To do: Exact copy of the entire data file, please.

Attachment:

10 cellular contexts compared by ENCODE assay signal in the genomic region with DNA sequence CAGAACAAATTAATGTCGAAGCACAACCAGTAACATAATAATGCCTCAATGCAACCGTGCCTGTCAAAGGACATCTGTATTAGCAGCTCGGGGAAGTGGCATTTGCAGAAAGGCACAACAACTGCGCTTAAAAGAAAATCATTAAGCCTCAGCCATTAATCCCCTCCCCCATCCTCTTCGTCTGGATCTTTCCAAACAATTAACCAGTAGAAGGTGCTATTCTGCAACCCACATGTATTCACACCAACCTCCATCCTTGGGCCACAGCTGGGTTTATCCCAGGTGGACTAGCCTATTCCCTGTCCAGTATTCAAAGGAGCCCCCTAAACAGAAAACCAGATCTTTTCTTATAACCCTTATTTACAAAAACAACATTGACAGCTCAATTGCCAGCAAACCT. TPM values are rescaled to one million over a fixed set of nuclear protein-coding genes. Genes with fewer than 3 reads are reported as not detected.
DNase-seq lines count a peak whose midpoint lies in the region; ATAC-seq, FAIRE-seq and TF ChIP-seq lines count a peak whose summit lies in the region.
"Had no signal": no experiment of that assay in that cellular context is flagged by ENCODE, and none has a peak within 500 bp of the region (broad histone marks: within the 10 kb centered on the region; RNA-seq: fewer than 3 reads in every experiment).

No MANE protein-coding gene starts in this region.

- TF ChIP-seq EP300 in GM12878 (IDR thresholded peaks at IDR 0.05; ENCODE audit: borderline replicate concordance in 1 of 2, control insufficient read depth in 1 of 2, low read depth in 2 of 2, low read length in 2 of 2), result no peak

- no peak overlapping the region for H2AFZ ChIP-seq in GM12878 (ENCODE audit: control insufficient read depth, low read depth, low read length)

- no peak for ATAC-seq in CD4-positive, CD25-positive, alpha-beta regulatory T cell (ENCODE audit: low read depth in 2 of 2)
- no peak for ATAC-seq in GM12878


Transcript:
10 cellular contexts compared by ENCODE assay signal in the genomic region with DNA sequence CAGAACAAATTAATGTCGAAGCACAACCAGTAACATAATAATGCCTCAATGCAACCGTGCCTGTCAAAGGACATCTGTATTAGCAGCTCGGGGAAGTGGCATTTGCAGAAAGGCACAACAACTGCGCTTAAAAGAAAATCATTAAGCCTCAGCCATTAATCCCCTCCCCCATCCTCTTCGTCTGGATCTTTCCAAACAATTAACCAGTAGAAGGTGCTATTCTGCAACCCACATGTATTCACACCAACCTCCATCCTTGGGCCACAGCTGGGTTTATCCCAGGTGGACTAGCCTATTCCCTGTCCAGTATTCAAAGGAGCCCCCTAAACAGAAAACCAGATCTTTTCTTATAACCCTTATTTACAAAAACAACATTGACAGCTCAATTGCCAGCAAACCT. TPM values are rescaled to one million over a fixed set of nuclear protein-coding genes. Genes with fewer than 3 reads are reported as not detected.
DNase-seq lines count a peak whose midpoint lies in the region; ATAC-seq, FAIRE-seq and TF ChIP-seq lines count a peak whose summit lies in the region.
"Had no signal": no experiment of that assay in that cellular context is flagged by ENCODE, and none has a peak within 500 bp of the region (broad histone marks: within the 10 kb centered on the region; RNA-seq: fewer than 3 reads in every experiment).

No MANE protein-coding gene starts in this region.

- TF ChIP-seq EP300 in GM12878 (IDR thresholded peaks at IDR 0.05; ENCODE audit: borderline replicate concordance in 1 of 2, control insufficient read depth in 1 of 2, low read depth in 2 of 2, low read length in 2 of 2), result no peak

- no peak overlapping the region for H2AFZ ChIP-seq in GM12878 (ENCODE audit: control insufficient read depth, low read depth, low read length)

- no peak for ATAC-seq in CD4-positive, CD25-positive, alpha-beta regulatory T cell (ENCODE audit: low read depth in 2 of 2)
- no peak for ATAC-seq in GM12878